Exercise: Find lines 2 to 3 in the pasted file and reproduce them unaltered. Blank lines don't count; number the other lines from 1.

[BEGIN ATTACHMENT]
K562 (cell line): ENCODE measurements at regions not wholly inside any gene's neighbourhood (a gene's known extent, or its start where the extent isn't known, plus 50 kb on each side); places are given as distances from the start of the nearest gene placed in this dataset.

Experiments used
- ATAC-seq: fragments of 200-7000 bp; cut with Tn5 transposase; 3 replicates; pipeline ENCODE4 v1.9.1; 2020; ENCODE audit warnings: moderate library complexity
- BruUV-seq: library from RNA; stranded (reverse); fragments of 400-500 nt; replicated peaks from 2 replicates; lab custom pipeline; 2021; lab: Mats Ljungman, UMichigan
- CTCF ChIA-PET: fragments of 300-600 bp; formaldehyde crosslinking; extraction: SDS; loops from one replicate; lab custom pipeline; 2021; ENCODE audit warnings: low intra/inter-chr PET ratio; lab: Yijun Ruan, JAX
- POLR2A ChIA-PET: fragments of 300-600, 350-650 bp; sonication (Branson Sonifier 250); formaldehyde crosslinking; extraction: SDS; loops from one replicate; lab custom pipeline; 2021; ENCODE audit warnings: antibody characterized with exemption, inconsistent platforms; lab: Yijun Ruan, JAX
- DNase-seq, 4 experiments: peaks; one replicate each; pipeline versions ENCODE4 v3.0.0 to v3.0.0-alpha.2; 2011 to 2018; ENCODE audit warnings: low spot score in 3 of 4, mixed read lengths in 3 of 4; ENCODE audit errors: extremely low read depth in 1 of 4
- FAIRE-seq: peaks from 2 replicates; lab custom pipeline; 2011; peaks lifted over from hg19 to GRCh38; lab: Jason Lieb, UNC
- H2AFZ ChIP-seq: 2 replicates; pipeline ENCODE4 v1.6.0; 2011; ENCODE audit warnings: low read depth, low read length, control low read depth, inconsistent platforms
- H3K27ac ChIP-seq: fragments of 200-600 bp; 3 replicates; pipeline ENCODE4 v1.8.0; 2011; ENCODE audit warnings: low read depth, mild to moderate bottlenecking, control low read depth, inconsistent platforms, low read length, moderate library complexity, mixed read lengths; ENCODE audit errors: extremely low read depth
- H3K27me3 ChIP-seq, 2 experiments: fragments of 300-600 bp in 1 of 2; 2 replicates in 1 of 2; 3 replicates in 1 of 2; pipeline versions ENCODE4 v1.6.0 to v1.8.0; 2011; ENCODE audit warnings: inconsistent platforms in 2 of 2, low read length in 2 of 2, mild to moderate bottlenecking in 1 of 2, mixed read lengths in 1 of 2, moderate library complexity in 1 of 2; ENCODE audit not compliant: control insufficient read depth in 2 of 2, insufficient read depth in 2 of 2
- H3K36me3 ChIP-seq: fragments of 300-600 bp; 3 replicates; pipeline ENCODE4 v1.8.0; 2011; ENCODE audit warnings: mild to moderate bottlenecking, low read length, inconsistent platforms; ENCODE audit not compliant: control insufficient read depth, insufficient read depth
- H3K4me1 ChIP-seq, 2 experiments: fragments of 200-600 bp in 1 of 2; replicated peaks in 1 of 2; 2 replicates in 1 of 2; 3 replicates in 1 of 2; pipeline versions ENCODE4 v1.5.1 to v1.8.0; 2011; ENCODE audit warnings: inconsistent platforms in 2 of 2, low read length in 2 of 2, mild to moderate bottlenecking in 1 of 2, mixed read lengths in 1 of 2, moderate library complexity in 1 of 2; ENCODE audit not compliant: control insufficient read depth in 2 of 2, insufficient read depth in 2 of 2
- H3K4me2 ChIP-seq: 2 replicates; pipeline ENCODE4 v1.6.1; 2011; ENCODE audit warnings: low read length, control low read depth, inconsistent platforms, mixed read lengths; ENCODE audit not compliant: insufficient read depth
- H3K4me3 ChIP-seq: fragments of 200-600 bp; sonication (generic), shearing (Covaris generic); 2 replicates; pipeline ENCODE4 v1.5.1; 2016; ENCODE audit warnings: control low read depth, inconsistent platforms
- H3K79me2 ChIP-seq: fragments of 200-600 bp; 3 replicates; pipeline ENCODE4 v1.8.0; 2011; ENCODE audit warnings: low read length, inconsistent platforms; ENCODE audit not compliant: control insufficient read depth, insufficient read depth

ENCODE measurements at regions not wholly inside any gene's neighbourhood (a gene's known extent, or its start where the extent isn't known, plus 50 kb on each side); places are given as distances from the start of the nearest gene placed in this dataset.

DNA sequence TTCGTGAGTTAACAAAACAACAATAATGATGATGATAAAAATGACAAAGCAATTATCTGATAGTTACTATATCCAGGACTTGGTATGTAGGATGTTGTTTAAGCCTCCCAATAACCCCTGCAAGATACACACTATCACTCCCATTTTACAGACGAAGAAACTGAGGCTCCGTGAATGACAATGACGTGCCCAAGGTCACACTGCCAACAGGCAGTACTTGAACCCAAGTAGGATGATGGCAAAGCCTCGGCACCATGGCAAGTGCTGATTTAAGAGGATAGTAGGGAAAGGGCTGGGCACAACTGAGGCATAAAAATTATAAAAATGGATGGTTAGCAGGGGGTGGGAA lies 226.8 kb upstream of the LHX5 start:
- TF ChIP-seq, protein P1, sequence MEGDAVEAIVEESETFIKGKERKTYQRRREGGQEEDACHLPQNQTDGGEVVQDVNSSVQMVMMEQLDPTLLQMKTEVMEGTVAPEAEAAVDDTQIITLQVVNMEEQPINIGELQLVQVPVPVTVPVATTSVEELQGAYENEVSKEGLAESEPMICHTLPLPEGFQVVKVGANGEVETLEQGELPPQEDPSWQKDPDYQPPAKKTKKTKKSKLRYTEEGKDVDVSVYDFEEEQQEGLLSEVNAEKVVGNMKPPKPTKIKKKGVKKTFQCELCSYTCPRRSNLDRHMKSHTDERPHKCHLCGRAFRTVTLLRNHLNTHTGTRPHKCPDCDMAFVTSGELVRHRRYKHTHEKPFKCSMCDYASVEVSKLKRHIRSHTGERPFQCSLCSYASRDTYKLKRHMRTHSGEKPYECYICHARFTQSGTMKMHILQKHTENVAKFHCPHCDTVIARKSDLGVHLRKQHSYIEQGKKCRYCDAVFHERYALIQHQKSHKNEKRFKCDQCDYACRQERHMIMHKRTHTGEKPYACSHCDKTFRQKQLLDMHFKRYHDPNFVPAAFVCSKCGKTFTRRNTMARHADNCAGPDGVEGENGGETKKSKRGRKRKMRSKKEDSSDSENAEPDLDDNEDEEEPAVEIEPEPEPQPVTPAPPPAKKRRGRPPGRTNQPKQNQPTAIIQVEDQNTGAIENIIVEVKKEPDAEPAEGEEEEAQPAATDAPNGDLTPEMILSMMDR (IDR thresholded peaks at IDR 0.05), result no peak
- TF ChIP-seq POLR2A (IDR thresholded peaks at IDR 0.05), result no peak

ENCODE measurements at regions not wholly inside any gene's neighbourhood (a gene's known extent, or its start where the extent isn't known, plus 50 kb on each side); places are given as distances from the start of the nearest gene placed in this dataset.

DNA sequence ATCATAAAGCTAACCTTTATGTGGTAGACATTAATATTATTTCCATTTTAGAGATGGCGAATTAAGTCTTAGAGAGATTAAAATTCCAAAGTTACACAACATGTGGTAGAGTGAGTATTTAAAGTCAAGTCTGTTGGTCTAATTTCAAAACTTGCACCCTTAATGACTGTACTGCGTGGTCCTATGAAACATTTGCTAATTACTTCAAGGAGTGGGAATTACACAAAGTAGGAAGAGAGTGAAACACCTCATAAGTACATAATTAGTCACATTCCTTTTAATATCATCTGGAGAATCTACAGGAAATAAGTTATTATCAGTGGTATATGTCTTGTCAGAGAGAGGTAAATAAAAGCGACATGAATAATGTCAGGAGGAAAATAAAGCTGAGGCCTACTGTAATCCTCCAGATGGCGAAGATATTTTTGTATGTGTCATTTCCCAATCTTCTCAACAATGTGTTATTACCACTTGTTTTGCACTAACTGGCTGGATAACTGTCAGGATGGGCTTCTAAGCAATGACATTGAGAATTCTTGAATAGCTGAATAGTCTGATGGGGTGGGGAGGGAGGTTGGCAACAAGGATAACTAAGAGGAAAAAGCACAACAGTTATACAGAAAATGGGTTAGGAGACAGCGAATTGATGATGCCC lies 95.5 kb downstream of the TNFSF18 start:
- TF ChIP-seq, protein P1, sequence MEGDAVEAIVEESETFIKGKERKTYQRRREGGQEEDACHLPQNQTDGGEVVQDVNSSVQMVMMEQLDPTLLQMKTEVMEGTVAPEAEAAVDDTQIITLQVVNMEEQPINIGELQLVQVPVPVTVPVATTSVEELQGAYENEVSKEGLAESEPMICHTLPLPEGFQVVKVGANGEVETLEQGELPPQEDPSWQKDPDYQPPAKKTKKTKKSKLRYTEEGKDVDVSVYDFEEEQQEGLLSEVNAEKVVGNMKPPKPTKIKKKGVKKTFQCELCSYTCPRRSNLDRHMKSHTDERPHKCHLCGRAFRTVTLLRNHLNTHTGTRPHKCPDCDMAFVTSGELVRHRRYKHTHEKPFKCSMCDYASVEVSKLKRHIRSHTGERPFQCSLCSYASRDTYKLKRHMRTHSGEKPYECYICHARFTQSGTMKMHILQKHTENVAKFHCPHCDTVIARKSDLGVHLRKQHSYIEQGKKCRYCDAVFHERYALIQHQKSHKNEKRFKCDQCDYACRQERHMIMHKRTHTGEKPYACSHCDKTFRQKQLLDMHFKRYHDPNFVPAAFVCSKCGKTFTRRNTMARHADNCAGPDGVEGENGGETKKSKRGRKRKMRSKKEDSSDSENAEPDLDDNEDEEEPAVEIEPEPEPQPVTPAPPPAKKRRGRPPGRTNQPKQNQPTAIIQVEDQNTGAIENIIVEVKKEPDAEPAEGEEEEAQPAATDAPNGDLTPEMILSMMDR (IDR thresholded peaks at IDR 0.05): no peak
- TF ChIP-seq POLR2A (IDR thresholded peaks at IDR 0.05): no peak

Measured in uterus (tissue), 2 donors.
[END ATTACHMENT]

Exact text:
Experiments used
- ATAC-seq: fragments of 200-7000 bp; cut with Tn5 transposase; 3 replicates; pipeline ENCODE4 v1.9.1; 2020; ENCODE audit warnings: moderate library complexity